My buddies in the power sector will tell you their opinions of the power boards after a few beers, but I’ll attach a language warning if you do ask them…

  25. So in the case of an electrical calamity, whether natural or man-made, there is a case to be made for wind and solar farms? Or will they get fried as well because they are connected to the grid? Same question for portable generators, will they get fried if on standby? Thanks all for a great discussion and info.

  26. I think, Nerbert, that they do materials experiments in space because it is not possible to foresee all of the effects of the space environment. NASA does materials experiments on the ISS:
    https://www.nasa.gov/mission_pages/station/research/experiments/1.html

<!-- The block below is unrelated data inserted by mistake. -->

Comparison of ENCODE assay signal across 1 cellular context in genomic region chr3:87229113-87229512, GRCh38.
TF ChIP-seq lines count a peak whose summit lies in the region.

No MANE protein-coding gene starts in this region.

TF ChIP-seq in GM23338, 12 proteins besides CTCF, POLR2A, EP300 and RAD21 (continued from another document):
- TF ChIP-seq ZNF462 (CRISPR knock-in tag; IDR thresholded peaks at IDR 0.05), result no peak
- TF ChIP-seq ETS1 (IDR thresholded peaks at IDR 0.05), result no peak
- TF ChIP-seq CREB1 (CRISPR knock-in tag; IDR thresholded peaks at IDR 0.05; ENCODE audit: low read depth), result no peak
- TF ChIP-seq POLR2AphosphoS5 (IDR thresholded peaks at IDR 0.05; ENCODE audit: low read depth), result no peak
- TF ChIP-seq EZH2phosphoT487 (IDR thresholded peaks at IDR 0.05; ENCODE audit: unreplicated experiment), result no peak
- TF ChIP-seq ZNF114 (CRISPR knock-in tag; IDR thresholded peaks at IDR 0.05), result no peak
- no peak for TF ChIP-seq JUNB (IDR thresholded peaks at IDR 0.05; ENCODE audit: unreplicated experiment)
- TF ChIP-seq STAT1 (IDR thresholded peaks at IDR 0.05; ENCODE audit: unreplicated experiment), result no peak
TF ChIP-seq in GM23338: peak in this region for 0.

The page isn’t terribly informative, but it seems that they are especially interested in degradation caused by atomic oxygen and micrometeorites.
    IIRC, one of the ways space seems to fight against us is that radiation hardening of integrated circuits means bigger integrated circuits, so you get less bang for the buck.
    A lot of my info comes from a NASA scientist named Sten Odenwald. Odenwald thinks that NASA and satellite builders are incentivized to downplay the effects of space weather on man made satellites because the problem is expensive to solve.

  27. Odenwald thinks that NASA and satellite builders are incentivized to downplay the effects of space weather on man made satellites because the problem is expensive to solve.

    Yeah, that’s an understatement. You don’t get much protection from radiation and a stray alpha particle can disrupt memories, calculations, etc.